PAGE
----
Chatbots and . . . Umm . . . errors.
If you aren’t aware, UMM is an acronym which stands for
- Unsupported requests
- Misunderstood requests
- Missed requests
I would suggest that understanding these, categorizing accordingly and breaking up either time or teams into work tasks based on the classifications will make the team more efficient.
Unsupported requests are those where the chat bot does not yet have the logic encoded in it to deal with certain requests. Typically they end up mapping to a Fallback Intent.. There is a certain type of discipline that goes with resolving these issues. There might be larger projects where this functionality is coming, or dependencies that need to be solved. Unsupported requests need to be grouped and prioritized by how many inquiries they will help to answer or how much they will improve customer satisfaction. It is also important to look at any parts of the conversation where they could lead to ambiguity or being Misunderstood. There is a whole methodology that is behind adding support for new requests.
On the other hand Misunderstood requests are ones where either the Intent was mislabeled or where some context was missed in the conversation. So a user might appear be asking about returning a product. But instead the bot incorrectly points them to the warranty page without context as to why. It could have been as simple as a logic error pointing to the wrong intent. Or there could have been context in the conversation that was missed in the logic. Perhaps another question needs to be inserted into the logic. Either way, this is a very different process than adding new responses for an Unsupported request.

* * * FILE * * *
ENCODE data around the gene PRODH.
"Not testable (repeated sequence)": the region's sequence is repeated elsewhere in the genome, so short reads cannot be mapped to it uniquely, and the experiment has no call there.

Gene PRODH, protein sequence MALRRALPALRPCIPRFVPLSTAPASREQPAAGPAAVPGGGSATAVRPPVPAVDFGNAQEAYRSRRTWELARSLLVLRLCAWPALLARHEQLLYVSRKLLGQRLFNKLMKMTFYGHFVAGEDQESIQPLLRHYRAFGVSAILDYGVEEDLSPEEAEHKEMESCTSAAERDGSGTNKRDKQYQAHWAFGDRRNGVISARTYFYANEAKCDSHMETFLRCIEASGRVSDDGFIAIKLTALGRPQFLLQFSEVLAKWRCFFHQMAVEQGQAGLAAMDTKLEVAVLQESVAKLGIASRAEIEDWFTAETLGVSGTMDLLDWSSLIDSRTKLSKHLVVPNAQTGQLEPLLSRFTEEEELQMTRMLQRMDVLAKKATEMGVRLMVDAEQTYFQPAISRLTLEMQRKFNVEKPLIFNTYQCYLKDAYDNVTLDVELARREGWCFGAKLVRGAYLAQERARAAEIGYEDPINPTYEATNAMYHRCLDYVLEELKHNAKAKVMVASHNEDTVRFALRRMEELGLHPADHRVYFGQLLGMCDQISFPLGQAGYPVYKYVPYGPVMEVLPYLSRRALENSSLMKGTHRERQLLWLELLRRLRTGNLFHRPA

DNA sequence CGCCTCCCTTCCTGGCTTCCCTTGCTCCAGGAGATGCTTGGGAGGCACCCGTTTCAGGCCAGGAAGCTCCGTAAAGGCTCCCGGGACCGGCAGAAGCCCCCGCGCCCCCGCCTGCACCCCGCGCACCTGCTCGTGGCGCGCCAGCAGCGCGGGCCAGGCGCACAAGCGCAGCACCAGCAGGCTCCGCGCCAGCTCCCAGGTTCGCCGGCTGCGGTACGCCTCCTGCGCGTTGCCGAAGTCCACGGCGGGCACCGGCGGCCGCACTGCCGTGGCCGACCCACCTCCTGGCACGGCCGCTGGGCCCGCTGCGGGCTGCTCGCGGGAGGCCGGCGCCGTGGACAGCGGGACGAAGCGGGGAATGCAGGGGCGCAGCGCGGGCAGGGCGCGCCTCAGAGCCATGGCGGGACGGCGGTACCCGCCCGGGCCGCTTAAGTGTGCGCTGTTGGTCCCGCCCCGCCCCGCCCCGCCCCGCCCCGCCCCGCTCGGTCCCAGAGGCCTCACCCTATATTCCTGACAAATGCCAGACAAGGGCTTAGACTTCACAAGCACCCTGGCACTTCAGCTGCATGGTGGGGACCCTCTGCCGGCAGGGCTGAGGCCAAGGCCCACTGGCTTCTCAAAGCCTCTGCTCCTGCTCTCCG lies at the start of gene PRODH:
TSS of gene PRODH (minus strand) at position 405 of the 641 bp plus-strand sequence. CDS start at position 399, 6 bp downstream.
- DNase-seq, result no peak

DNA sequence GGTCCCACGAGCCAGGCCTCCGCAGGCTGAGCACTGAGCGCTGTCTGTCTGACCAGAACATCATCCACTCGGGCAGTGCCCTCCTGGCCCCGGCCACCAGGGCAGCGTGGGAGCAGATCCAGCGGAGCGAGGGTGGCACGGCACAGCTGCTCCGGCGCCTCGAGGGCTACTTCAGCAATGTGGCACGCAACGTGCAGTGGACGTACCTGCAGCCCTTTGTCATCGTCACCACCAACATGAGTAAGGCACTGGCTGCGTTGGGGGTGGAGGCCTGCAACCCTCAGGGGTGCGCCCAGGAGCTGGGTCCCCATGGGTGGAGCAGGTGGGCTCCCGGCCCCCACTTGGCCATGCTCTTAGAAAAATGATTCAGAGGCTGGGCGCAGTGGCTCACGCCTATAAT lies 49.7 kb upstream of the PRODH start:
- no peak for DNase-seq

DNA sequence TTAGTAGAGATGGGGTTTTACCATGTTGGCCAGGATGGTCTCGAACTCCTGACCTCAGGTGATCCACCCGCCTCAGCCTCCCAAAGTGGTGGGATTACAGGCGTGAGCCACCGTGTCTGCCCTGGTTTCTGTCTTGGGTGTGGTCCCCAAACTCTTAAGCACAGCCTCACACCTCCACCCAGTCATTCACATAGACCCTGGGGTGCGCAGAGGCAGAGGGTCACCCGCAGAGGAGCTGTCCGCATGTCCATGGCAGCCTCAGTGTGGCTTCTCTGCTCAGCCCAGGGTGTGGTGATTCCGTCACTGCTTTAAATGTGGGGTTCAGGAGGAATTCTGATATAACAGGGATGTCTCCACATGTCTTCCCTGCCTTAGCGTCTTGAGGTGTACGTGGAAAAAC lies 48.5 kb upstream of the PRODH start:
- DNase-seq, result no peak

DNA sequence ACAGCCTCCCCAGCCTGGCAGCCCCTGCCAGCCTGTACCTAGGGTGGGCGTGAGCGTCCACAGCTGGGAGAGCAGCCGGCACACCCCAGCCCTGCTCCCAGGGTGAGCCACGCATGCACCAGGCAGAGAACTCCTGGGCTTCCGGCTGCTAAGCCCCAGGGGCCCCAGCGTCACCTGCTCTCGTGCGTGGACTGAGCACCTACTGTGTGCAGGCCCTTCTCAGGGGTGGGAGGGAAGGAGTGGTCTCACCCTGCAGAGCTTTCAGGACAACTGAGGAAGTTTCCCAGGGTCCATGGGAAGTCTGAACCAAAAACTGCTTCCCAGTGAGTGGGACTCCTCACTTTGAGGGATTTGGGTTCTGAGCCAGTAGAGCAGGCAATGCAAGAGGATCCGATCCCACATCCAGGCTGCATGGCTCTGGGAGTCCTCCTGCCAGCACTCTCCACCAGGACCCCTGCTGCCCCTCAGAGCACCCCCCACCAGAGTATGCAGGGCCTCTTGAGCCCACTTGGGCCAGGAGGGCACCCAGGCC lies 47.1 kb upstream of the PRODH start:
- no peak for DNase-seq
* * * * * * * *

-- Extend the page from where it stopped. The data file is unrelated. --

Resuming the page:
The last M is for Missed requests. Those happen to be where the response already exists, but the request wasn’t matched to it. Instead it was routed to the Unsupported intent. It could be a simple code fix, or could involve deeper logic work. But either way it also is a different task to work than Unsupported or Misunderstood intents.
If one of your team members is tasked solely with a single type of error for the full day or even week they will have less context switching to deal with. They will be far more efficient, see areas where they can reuse code or even get in the “flow” state while using a specific tool or methodology. If you aren’t yet categorizing tasks like this and utilizing them for distributing tasks you need to reevaluate your method.
PS – on a final note, the technology Chatbase has created was very exciting as far as saving time and finding these issues. Take a look if you haven’t yet!